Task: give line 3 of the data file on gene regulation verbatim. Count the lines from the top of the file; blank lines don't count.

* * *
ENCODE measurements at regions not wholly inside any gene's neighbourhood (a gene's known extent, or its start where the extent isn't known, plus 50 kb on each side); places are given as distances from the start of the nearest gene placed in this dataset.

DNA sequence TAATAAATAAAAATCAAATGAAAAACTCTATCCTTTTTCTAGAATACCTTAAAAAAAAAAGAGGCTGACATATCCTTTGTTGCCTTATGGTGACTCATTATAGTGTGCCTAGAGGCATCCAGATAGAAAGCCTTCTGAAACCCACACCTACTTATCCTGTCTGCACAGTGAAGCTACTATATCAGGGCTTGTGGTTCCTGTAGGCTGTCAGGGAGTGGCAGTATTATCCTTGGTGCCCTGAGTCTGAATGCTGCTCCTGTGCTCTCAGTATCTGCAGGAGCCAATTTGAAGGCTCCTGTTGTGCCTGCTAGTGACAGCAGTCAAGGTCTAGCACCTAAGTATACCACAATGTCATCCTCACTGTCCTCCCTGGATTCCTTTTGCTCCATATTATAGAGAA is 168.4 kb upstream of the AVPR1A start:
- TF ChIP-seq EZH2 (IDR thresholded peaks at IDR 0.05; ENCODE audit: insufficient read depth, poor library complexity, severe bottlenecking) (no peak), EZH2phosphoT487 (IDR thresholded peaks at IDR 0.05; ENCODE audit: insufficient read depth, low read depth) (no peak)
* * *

- TF ChIP-seq EZH2 (IDR thresholded peaks at IDR 0.05; ENCODE audit: insufficient read depth, poor library complexity, severe bottlenecking) (no peak), EZH2phosphoT487 (IDR thresholded peaks at IDR 0.05; ENCODE audit: insufficient read depth, low read depth) (no peak)